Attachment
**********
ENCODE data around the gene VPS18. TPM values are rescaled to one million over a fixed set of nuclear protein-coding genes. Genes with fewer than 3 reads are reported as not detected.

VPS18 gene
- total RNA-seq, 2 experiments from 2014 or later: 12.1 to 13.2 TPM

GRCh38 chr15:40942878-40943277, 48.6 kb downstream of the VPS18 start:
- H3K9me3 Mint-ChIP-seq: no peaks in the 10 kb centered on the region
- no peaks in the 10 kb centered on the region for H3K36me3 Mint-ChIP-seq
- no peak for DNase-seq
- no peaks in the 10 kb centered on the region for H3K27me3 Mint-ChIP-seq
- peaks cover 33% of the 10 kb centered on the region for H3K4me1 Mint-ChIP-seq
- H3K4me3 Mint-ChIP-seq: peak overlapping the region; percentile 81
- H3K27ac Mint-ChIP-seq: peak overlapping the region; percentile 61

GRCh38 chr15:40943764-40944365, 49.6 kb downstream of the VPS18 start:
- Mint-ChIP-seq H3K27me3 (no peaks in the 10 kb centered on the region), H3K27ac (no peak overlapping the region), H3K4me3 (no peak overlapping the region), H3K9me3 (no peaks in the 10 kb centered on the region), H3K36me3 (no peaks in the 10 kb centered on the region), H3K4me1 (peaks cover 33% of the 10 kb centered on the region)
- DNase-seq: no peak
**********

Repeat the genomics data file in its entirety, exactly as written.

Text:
ENCODE data around the gene VPS18. TPM values are rescaled to one million over a fixed set of nuclear protein-coding genes. Genes with fewer than 3 reads are reported as not detected.

VPS18 gene
- total RNA-seq, 2 experiments from 2014 or later: 12.1 to 13.2 TPM

GRCh38 chr15:40942878-40943277, 48.6 kb downstream of the VPS18 start:
- H3K9me3 Mint-ChIP-seq: no peaks in the 10 kb centered on the region
- no peaks in the 10 kb centered on the region for H3K36me3 Mint-ChIP-seq
- no peak for DNase-seq
- no peaks in the 10 kb centered on the region for H3K27me3 Mint-ChIP-seq
- peaks cover 33% of the 10 kb centered on the region for H3K4me1 Mint-ChIP-seq
- H3K4me3 Mint-ChIP-seq: peak overlapping the region; percentile 81
- H3K27ac Mint-ChIP-seq: peak overlapping the region; percentile 61

GRCh38 chr15:40943764-40944365, 49.6 kb downstream of the VPS18 start:
- Mint-ChIP-seq H3K27me3 (no peaks in the 10 kb centered on the region), H3K27ac (no peak overlapping the region), H3K4me3 (no peak overlapping the region), H3K9me3 (no peaks in the 10 kb centered on the region), H3K36me3 (no peaks in the 10 kb centered on the region), H3K4me1 (peaks cover 33% of the 10 kb centered on the region)
- DNase-seq: no peak